Printing circuits on rare nanomagnets brings a new twist to computing
Newswise – New research artificially creating a rare form of matter known as spin glass could spark a new paradigm in artificial intelligence by allowing algorithms to be directly printed as physical material. The unusual properties of spin glass enable a form of AI that can recognize objects from partial images, just like the brain does, and show promise for low-power computing, among other capabilities intriguing.
“Our work has resulted in the first experimental realization of an artificial spin glass composed of nanomagnets arranged to replicate a neural network,” said Michael Saccone, postdoctoral researcher in theoretical physics at Los Alamos National Laboratory and lead author of new paper in Nature Physics. “Our paper lays the foundation we need to use these physical systems in a practical way.”
Rotating glasses are a way to think mathematically about the structure of materials. Being free, for the first time, to modify the interaction within these systems using electron beam lithography makes it possible to represent a variety of computational problems in spin glass networks, Saccone said.
At the intersection of engineering materials and computation, spin glass systems are a type of disordered system of nanomagnets resulting from random interactions and competition between two types of magnetic order in the material. They exhibit “frustration”, meaning that they do not settle into a uniformly ordered configuration when their temperature drops, and they possess distinct thermodynamic and dynamic characteristics that can be exploited for computational applications.
“Theoretical models describing spin glasses are widely used in other complex systems, such as those describing brain function, error-correcting codes, or stock market dynamics,” Saccone said. “This broad interest in spin glasses provides strong motivation to generate an artificial spin glass.”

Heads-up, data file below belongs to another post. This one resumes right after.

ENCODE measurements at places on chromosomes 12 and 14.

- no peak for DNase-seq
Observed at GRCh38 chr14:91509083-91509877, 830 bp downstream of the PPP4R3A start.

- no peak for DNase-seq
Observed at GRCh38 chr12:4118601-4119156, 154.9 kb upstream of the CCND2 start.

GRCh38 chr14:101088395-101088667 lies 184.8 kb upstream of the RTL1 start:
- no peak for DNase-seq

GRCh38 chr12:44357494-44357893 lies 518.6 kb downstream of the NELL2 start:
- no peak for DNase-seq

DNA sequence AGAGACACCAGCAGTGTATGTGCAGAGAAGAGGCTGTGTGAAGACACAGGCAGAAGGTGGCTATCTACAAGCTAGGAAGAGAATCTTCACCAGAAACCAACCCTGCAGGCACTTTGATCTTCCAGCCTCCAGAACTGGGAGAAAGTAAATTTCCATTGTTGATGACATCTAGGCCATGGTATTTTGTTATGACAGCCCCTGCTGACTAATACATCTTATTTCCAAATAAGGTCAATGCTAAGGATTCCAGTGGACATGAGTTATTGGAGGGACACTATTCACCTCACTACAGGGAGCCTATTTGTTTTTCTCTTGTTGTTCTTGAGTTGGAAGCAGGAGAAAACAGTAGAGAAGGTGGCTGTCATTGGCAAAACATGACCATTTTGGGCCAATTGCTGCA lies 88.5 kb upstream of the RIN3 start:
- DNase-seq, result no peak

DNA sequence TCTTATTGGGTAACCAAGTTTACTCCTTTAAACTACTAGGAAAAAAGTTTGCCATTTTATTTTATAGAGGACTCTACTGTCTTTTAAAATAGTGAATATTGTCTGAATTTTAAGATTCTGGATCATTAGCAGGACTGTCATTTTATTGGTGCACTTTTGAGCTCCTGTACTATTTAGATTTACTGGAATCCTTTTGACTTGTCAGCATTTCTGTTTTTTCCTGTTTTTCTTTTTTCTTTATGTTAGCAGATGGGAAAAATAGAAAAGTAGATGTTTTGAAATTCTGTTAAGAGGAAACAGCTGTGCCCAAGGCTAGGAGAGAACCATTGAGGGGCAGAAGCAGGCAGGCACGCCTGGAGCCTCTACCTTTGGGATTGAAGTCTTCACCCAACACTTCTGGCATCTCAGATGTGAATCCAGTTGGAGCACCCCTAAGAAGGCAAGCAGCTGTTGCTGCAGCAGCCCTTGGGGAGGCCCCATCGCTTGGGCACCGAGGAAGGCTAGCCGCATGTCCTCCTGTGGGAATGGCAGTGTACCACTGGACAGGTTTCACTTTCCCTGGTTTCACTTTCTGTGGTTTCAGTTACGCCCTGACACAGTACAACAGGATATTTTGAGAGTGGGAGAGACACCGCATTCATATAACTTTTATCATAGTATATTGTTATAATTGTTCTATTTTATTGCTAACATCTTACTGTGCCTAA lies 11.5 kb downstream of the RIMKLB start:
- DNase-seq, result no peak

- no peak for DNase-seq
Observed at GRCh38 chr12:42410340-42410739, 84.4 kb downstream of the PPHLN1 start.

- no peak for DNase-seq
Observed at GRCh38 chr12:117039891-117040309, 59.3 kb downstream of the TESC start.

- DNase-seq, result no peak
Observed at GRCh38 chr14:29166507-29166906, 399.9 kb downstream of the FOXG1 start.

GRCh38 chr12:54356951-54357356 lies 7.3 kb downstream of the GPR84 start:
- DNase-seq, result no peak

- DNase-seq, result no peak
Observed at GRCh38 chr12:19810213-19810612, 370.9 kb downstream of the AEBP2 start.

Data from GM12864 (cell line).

The research team combined theoretical and experimental work to fabricate and observe artificial spin glass as a proof-of-principle Hopfield neural network, which mathematically models associative memory to guide the disorder of artificial spin systems.
The Spin Glass and Hopfield networks developed in symbiosis, one feeding on the other. Associative memory, whether in a Hopfield network or other forms of neural networks, connects two or more object-related memory patterns. If only one memory is triggered, for example by receiving a partial image of an input face, then the network can recall the full face. Unlike more traditional algorithms, associative memory does not require a perfectly identical scenario to identify a memory.
The memories of these networks correspond to the ground states of a spin system and are less disturbed by noise than other neural networks.
Research by Saccone and the team confirmed that the material was spin glass, evidence that will allow them to describe the properties of the system and how it processes information. AI algorithms developed in spin glass would be “messier” than traditional algorithms, Saccone said, but also more flexible for certain AI applications.
The article: “Direct observation of a dynamic glass transition in a nanomagnetic artificial Hopfield network”, by Michael Saccone, Francesco Caravelli, Kevin Hofhuis, Sergii Parchenko, Yorick A. Birkhölzer, Scott Dhuey, Armin Kleibert, Sebastiaan van Dijken, Cristiano Nisoli & Alan Farhan, in Nature Physics. Link: https://www.nature.com/articles/s41567-022-01538-7
Funding: Laboratory-led research and development program at Los Alamos National Laboratory.
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